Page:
I posted a quote from the late President Süleyman Demirel on social media exactly one year ago from today. “If you don’t call the problems as “problems” they will no longer be problems…”
When the vastly experienced politician said these words, he didn’t obviously mean “turn the blind eye”. This quote can hold different meanings when spoken out loudly in different tones of voices. My guess is that he meant we should not ignore problems, but we ought to accept that they are “real”. You would take the first step towards the solution when you accept that a certain problem exists. As Süleyman Demirel said, if you have no concerns, if you think there’s nothing wrong, then you don’t have to talk about it.
But, Turkey is facing serious issues. The fact that Turkish Banks are selling a lot of dollars, especially in Far Eastern markets, to calm the exchange rates down has already hit the world news headlines. And now that a statement about CBRT’s intent to sell reserve funds to the public is released, people seem to be quite nervous.
Although USD/TRY got yesterday morning off to a calm start, it would slowly go up later in the day. I don’t think the reason for this rise is purely economic. Our biggest problems is that decision-making mechanisms aren’t properly working. Ankara gives the impression that it is trying to come up with a solution in a constant state of panic.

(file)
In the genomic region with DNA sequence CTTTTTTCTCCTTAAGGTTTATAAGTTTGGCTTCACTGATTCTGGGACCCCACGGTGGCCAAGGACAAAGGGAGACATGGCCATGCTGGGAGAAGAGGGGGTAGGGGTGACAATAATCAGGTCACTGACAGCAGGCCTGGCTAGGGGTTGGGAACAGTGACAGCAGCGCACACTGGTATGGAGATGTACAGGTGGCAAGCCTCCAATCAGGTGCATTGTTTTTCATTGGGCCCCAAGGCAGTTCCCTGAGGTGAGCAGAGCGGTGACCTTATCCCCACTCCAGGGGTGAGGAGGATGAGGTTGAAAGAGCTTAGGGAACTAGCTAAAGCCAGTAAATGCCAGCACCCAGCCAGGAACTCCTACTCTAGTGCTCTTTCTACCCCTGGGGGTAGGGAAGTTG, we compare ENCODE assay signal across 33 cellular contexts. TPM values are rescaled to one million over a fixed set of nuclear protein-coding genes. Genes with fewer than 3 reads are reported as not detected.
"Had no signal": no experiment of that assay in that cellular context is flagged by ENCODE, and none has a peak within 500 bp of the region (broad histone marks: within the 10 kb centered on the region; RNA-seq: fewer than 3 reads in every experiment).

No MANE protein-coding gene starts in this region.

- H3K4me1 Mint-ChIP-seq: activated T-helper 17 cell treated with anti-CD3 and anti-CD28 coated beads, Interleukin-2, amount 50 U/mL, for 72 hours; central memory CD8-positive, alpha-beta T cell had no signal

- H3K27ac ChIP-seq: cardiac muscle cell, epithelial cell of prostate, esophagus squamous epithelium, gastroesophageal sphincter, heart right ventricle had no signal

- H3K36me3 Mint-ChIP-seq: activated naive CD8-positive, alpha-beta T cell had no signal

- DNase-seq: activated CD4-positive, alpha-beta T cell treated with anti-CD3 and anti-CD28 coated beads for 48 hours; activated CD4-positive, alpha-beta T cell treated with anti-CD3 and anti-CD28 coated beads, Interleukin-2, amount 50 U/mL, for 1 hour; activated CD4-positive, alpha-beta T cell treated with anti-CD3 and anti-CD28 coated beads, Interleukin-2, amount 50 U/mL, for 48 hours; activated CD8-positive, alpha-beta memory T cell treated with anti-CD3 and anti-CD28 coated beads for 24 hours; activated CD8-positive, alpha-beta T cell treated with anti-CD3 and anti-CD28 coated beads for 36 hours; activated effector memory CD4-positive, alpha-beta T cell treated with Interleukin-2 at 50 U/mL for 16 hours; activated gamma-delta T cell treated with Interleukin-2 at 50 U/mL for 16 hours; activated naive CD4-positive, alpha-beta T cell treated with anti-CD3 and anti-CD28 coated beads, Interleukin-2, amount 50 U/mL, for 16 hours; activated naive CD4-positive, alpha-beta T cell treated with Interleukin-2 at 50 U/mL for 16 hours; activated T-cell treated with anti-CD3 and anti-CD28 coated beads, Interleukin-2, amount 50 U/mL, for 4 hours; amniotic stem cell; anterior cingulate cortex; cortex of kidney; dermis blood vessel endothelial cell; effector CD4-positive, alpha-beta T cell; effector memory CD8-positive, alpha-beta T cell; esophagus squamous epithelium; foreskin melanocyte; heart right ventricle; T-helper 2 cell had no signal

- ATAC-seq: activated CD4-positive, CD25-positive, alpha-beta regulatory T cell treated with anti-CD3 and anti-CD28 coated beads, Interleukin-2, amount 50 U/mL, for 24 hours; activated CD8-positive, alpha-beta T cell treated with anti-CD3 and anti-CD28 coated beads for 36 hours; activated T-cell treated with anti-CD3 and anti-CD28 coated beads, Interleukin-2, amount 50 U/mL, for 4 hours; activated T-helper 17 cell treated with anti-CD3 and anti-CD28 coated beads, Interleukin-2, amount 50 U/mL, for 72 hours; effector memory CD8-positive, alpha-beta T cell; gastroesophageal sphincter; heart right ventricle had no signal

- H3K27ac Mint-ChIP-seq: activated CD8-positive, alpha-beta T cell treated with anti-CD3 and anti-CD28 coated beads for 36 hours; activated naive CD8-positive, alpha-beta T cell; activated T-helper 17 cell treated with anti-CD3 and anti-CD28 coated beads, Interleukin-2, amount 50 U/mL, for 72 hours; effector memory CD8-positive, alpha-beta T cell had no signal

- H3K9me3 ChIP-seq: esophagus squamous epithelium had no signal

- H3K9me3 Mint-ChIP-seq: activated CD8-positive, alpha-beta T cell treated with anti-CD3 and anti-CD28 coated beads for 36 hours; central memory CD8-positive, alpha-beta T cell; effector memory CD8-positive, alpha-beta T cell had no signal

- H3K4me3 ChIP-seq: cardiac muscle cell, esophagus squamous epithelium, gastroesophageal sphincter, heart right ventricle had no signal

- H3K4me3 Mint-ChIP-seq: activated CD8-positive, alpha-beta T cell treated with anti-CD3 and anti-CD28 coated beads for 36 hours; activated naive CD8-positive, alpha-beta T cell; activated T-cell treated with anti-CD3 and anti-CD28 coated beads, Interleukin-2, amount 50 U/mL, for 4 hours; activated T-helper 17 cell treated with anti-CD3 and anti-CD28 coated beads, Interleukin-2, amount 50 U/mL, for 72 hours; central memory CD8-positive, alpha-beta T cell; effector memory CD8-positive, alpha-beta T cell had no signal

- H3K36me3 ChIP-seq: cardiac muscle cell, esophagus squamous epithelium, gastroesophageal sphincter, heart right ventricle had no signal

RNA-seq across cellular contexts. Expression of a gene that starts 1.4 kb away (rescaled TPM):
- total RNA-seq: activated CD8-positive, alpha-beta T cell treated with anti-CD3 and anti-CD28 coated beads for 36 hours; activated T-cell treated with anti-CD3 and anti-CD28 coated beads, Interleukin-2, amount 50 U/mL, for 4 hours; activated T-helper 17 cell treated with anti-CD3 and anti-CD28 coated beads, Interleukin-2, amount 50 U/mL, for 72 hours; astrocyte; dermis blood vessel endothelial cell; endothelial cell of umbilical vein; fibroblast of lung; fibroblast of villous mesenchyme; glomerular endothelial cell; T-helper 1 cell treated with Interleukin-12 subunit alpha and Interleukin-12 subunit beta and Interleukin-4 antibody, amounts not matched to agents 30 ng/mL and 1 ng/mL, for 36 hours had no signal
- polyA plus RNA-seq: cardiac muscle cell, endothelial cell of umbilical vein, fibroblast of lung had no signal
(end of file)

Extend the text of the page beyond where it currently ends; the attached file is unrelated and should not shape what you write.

“Don’t say anything negative ?!…”
That was the main topic at an iftar dinner I joined last Wednesday. A group of invitees including business people, academics and journalists came to a mutual understanding that the first step to solve a problem is to accept it. While some of the guests expressed that they were quite confused about the ever-changing regulations, the others said that they were having difficulties explaining the recent developments to their international partners.
These were the common concerns people expressed in all of the meeting I attended throughout the last week. Everyone agrees that no one from the government has consulted with the business people, except a certain group, when drawing up the regulations governing trade, exports and business world in general.
The solution is simple actually: Ankara should create a new agenda that will embrace Turkish business world as a whole, while listening to what everyone has to say, one by one. We also need to eliminate this “Don’t you say anything negative!” approach which is designed to warn to those who are waiting for their next appointment with a government official. Trying to hide or cover our problems won’t do any good at all.